TV Drama Stirs Ideological Controversy

June 09, 2006

By Kim Rahn
Staff Reporter

Was former President Syngman Rhee a respected leader to become the first head of the Korean Provisional Government (KPG) which ruled from Shanghai during the Japanese colonial rule? Or did he lead the division of Korea after colonial rule by establishing a government in the South separate from the North?

This is a scene from the KBS TV soap opera “Seoul 1945” in
which Yeo Un-hyong, an independence fighter, is killed by a
terrorist. The drama has caused controversy as it depicted
Yeo and other figures differently from what most South
Koreans learned from textbooks. Courtesy of KBS

Those who watch television are now asking another question: Was Yeo Un-hyong, a freedom fighter at that time a mere leftist? Or did he try hard to prevent the nation from being divided?

An ideological dispute has recently erupted regarding a soap opera "Seoul 1945" of local broadcaster KBS. The drama is set around 1945 when the colonial period ended and the nation was in ideological turmoil.

Guest-boards of soap opera web sites are filled with stories about actors and their performances. But the board of "Seoul 1945" is seeing a heated debate over ideology, especially regarding the way the main character Yeo is depicted.

In reality, Yeo, a fighter for independence, participated in establishing the provisional government in Shanghai and organized a group for independence activities on the colonized Korean Peninsula. He also struggled to unite south and north in post-liberation Korea. He was killed by an extreme-rightist in 1947.

However, Yeo has not been properly recognized in South Korea, mainly because of his alleged inclination toward communist ideology.

The soap opera’s main character Choi Un-hyok is a leftist intellectual who turns from a socialist fighter for independence to a communist. Not a single drama depicting the time of liberation has ever told stories from leftist point of view.

In the drama Choi follows Yeo. Yeo is described as a prominent nationalist, while former president Rhee is depicted to take advantage of pro-Japanese collaborators in order to seize power. The story is quite different from what most of South Koreans have learned from textbooks.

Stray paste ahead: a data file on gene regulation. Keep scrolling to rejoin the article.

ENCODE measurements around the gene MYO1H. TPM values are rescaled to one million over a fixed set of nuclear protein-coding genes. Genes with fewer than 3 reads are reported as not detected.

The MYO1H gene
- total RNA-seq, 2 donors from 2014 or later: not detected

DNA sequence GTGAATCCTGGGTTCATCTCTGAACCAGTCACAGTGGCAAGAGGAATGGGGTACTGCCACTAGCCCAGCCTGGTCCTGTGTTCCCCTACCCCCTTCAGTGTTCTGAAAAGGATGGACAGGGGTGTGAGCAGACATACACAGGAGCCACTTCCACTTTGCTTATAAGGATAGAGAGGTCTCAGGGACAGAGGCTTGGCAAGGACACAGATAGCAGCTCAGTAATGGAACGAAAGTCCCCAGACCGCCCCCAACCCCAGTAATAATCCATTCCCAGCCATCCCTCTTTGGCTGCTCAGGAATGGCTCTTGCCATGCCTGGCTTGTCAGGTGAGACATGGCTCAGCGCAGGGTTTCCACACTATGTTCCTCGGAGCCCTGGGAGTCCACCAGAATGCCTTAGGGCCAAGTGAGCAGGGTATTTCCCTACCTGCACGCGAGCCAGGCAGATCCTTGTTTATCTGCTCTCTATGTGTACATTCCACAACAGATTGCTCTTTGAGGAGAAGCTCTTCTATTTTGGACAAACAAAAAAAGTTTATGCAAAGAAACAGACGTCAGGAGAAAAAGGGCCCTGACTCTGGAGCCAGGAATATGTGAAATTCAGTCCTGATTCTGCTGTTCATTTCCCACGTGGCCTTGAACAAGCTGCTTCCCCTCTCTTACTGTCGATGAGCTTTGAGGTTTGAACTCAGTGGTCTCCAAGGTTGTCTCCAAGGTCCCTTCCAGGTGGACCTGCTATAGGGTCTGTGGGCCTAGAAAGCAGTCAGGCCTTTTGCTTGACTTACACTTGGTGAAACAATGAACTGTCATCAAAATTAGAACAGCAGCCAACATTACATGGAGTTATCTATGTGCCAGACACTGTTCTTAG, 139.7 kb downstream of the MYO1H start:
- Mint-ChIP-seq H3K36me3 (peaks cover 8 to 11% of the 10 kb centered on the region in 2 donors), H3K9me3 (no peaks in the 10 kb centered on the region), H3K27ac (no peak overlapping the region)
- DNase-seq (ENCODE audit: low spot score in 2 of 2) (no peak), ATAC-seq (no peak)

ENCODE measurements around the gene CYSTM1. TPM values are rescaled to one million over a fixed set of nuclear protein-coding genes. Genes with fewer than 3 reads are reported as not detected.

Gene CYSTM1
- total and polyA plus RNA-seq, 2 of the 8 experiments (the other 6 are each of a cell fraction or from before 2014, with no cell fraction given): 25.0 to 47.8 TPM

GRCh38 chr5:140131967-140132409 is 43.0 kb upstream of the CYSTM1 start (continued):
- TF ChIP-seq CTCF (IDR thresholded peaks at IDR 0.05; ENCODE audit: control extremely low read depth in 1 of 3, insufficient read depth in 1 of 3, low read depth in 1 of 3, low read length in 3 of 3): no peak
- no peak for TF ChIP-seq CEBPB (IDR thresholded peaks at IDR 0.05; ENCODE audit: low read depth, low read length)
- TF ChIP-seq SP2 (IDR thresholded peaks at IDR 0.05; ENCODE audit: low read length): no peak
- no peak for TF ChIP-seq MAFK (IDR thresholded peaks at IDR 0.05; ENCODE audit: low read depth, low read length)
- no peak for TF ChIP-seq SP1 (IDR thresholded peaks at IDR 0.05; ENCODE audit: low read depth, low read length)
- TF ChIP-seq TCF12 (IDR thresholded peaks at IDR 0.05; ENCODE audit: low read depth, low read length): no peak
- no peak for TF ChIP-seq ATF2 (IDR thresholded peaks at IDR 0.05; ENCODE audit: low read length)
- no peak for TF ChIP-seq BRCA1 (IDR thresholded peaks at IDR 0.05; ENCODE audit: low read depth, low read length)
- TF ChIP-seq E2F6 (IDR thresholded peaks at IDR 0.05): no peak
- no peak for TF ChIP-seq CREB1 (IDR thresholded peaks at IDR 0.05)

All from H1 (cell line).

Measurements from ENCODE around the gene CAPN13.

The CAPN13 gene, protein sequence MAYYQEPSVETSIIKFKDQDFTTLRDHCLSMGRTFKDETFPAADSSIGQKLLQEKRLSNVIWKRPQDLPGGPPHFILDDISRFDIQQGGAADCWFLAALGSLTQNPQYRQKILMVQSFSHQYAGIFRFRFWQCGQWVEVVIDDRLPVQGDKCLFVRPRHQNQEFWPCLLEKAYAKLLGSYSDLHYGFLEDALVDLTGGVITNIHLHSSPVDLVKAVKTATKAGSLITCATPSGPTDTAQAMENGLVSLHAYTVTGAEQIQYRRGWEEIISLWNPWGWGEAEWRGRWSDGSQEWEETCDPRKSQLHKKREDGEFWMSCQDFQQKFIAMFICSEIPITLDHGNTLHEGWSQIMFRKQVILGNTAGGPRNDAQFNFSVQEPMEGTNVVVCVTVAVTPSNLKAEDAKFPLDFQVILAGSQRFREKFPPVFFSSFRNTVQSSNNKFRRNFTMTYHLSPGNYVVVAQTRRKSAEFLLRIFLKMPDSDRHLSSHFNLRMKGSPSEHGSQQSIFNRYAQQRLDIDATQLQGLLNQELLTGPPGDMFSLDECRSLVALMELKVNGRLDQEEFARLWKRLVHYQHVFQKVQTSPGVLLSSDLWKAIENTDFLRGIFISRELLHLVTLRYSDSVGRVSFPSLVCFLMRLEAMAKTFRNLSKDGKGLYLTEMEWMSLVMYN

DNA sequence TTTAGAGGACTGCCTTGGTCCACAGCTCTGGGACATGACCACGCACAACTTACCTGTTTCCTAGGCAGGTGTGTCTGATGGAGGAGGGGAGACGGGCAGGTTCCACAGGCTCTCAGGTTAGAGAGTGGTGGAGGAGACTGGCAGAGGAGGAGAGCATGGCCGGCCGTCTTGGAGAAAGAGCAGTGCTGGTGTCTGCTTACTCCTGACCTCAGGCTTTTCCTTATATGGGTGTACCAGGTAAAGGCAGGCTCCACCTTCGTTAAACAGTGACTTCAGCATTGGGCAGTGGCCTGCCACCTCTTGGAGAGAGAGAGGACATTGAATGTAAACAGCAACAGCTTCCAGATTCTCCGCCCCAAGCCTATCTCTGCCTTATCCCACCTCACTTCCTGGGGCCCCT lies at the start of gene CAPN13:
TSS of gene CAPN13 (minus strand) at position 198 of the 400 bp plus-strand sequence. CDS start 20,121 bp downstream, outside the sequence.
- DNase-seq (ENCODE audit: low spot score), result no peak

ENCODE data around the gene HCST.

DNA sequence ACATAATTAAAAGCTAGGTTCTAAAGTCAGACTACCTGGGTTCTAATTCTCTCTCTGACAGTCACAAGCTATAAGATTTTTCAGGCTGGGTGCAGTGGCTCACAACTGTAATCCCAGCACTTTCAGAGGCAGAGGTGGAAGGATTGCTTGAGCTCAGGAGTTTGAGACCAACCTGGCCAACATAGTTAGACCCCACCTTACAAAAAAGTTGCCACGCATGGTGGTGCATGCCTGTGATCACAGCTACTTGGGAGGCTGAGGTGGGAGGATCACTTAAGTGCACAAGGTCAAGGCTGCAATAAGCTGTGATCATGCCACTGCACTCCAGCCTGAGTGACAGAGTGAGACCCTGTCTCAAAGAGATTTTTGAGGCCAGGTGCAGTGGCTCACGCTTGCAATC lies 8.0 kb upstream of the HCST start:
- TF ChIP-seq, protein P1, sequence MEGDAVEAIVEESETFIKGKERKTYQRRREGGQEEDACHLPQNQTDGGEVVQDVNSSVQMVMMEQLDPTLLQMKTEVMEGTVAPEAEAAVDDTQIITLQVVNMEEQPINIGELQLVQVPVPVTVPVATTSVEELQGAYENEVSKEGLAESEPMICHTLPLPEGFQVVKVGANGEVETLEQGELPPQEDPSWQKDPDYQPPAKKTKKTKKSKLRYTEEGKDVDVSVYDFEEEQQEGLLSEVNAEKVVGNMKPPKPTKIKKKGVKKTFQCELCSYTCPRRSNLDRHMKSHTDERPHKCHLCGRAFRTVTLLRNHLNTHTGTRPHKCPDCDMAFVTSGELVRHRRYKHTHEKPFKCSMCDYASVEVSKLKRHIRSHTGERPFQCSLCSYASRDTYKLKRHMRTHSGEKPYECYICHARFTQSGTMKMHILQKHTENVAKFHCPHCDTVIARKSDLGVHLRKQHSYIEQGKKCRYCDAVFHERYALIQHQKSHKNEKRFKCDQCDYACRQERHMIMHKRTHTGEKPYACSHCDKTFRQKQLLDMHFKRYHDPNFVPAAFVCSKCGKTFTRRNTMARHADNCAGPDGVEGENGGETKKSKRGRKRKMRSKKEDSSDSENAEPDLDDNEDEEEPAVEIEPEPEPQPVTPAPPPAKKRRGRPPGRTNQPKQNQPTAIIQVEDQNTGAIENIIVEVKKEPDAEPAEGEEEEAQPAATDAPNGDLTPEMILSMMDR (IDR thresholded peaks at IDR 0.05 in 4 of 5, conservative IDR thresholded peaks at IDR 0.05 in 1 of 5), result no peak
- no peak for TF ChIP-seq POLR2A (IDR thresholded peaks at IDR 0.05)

Some of the viewers say the soap opera distorts history.

"It depicts communists were righteous people who sacrificed themselves for the people, for the nation. Isn’t it dangerous to justify communism in the situation where the South is still confronted with the North?" a viewer named Oh Ji-yon wrote on the guest board.

Another viewer, Hwang Dal-gun, said, "KBS made the drama from the leftists’ point of view, as the broadcaster’s president and the governing party have that view. They regard leftists as a pure group and claim those who struggled for the establishment of the nation were pro-Japanese collaborators."

However, others say the drama shows a side to history, which South Koreans have not been made aware of.

"I felt more keenly that we have been prejudiced against leftists since the South became rightist with the separate government of former president Rhee. Leftists or communists were also fighters for independence and struggled hard for the people and for the unification," an Internet user named Ho Da-im wrote.

Regarding such disputes, Kang Joon-sik, secretary general of a commemoration committee for Yeo Un-hyong, said, "Seoul 1945 is a drama, a fiction that tells about situations that might have arisen at that time. It also carries some errors. So it would not be appropriate to argue which is right and which is wrong."

"But the soap opera gives people a chance to reconsider history. Yeo was a progressive and nationalist, not a communist, as he suffered terrorist attacks from both rightists and leftists. But he has been treated in a light so far, while the drama depicts him as a person who worried about the nation," Kang said.

"Let us watch the drama with an open mind. The history we have learned is also a story based on a certain point of view, and we need to broaden our understanding by listening to the story of others’ points of view. We cannot say the thing we believe is the only truth," a viewer named Lee Oh-hyon said.

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